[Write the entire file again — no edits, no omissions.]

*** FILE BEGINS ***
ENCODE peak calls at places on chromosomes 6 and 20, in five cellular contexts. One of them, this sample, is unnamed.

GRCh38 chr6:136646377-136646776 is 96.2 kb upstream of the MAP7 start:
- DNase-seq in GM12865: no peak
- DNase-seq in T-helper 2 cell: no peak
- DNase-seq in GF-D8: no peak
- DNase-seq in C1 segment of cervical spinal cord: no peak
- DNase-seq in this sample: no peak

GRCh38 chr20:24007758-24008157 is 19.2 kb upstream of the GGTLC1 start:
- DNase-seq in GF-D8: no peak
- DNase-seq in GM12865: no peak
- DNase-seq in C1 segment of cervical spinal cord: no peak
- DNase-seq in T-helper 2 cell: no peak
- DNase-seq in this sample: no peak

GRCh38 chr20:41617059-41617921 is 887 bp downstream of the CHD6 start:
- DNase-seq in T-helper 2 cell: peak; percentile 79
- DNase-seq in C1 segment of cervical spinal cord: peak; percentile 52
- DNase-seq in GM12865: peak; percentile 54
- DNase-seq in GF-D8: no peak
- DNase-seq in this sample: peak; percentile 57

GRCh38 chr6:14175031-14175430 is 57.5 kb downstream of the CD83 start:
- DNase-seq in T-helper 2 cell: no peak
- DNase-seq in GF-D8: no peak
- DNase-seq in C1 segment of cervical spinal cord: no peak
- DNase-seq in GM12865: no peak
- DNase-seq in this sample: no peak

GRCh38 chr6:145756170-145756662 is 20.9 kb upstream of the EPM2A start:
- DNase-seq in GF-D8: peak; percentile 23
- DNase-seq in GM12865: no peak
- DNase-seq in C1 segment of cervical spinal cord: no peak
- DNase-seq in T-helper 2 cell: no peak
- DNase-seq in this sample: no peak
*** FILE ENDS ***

ENCODE peak calls at places on chromosomes 6 and 20, in five cellular contexts. One of them, this sample, is unnamed.

GRCh38 chr6:136646377-136646776 is 96.2 kb upstream of the MAP7 start:
- DNase-seq in GM12865: no peak
- DNase-seq in T-helper 2 cell: no peak
- DNase-seq in GF-D8: no peak
- DNase-seq in C1 segment of cervical spinal cord: no peak
- DNase-seq in this sample: no peak

GRCh38 chr20:24007758-24008157 is 19.2 kb upstream of the GGTLC1 start:
- DNase-seq in GF-D8: no peak
- DNase-seq in GM12865: no peak
- DNase-seq in C1 segment of cervical spinal cord: no peak
- DNase-seq in T-helper 2 cell: no peak
- DNase-seq in this sample: no peak

GRCh38 chr20:41617059-41617921 is 887 bp downstream of the CHD6 start:
- DNase-seq in T-helper 2 cell: peak; percentile 79
- DNase-seq in C1 segment of cervical spinal cord: peak; percentile 52
- DNase-seq in GM12865: peak; percentile 54
- DNase-seq in GF-D8: no peak
- DNase-seq in this sample: peak; percentile 57

GRCh38 chr6:14175031-14175430 is 57.5 kb downstream of the CD83 start:
- DNase-seq in T-helper 2 cell: no peak
- DNase-seq in GF-D8: no peak
- DNase-seq in C1 segment of cervical spinal cord: no peak
- DNase-seq in GM12865: no peak
- DNase-seq in this sample: no peak

GRCh38 chr6:145756170-145756662 is 20.9 kb upstream of the EPM2A start:
- DNase-seq in GF-D8: peak; percentile 23
- DNase-seq in GM12865: no peak
- DNase-seq in C1 segment of cervical spinal cord: no peak
- DNase-seq in T-helper 2 cell: no peak
- DNase-seq in this sample: no peak